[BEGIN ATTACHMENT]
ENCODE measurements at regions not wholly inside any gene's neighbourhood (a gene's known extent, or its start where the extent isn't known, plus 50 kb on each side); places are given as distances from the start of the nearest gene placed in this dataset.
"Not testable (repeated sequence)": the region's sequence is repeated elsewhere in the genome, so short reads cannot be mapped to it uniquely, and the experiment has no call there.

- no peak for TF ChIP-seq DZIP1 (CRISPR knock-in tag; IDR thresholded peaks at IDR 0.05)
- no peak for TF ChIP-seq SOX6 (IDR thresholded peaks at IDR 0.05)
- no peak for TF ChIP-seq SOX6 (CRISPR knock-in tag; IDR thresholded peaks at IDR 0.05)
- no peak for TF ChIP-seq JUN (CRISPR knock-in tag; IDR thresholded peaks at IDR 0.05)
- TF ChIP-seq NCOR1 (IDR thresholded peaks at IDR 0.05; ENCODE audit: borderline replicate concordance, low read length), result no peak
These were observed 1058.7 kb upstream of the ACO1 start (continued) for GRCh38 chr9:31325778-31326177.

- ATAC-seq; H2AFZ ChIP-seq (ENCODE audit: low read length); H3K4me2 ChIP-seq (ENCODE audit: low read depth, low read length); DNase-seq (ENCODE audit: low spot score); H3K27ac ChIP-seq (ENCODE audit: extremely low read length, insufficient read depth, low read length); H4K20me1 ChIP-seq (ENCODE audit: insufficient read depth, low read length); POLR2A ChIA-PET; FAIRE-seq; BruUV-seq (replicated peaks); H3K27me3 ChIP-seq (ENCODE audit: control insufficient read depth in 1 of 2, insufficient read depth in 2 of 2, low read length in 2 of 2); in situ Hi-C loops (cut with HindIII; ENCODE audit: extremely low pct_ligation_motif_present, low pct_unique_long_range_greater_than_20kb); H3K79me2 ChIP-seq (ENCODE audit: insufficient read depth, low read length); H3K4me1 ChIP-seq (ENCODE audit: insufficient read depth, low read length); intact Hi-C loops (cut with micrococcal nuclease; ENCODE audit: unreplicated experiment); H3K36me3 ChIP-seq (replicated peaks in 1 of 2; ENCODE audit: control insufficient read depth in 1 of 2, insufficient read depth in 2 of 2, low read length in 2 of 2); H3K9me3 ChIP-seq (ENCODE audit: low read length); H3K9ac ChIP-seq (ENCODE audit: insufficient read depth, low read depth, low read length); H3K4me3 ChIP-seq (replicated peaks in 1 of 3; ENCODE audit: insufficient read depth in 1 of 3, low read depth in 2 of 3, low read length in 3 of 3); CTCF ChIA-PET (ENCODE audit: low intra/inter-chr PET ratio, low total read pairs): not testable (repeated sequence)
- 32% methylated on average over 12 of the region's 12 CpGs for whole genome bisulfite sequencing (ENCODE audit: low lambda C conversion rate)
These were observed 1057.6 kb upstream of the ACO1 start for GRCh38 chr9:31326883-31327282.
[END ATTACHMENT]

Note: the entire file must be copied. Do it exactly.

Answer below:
ENCODE measurements at regions not wholly inside any gene's neighbourhood (a gene's known extent, or its start where the extent isn't known, plus 50 kb on each side); places are given as distances from the start of the nearest gene placed in this dataset.
"Not testable (repeated sequence)": the region's sequence is repeated elsewhere in the genome, so short reads cannot be mapped to it uniquely, and the experiment has no call there.

- no peak for TF ChIP-seq DZIP1 (CRISPR knock-in tag; IDR thresholded peaks at IDR 0.05)
- no peak for TF ChIP-seq SOX6 (IDR thresholded peaks at IDR 0.05)
- no peak for TF ChIP-seq SOX6 (CRISPR knock-in tag; IDR thresholded peaks at IDR 0.05)
- no peak for TF ChIP-seq JUN (CRISPR knock-in tag; IDR thresholded peaks at IDR 0.05)
- TF ChIP-seq NCOR1 (IDR thresholded peaks at IDR 0.05; ENCODE audit: borderline replicate concordance, low read length), result no peak
These were observed 1058.7 kb upstream of the ACO1 start (continued) for GRCh38 chr9:31325778-31326177.

- ATAC-seq; H2AFZ ChIP-seq (ENCODE audit: low read length); H3K4me2 ChIP-seq (ENCODE audit: low read depth, low read length); DNase-seq (ENCODE audit: low spot score); H3K27ac ChIP-seq (ENCODE audit: extremely low read length, insufficient read depth, low read length); H4K20me1 ChIP-seq (ENCODE audit: insufficient read depth, low read length); POLR2A ChIA-PET; FAIRE-seq; BruUV-seq (replicated peaks); H3K27me3 ChIP-seq (ENCODE audit: control insufficient read depth in 1 of 2, insufficient read depth in 2 of 2, low read length in 2 of 2); in situ Hi-C loops (cut with HindIII; ENCODE audit: extremely low pct_ligation_motif_present, low pct_unique_long_range_greater_than_20kb); H3K79me2 ChIP-seq (ENCODE audit: insufficient read depth, low read length); H3K4me1 ChIP-seq (ENCODE audit: insufficient read depth, low read length); intact Hi-C loops (cut with micrococcal nuclease; ENCODE audit: unreplicated experiment); H3K36me3 ChIP-seq (replicated peaks in 1 of 2; ENCODE audit: control insufficient read depth in 1 of 2, insufficient read depth in 2 of 2, low read length in 2 of 2); H3K9me3 ChIP-seq (ENCODE audit: low read length); H3K9ac ChIP-seq (ENCODE audit: insufficient read depth, low read depth, low read length); H3K4me3 ChIP-seq (replicated peaks in 1 of 3; ENCODE audit: insufficient read depth in 1 of 3, low read depth in 2 of 3, low read length in 3 of 3); CTCF ChIA-PET (ENCODE audit: low intra/inter-chr PET ratio, low total read pairs): not testable (repeated sequence)
- 32% methylated on average over 12 of the region's 12 CpGs for whole genome bisulfite sequencing (ENCODE audit: low lambda C conversion rate)
These were observed 1057.6 kb upstream of the ACO1 start for GRCh38 chr9:31326883-31327282.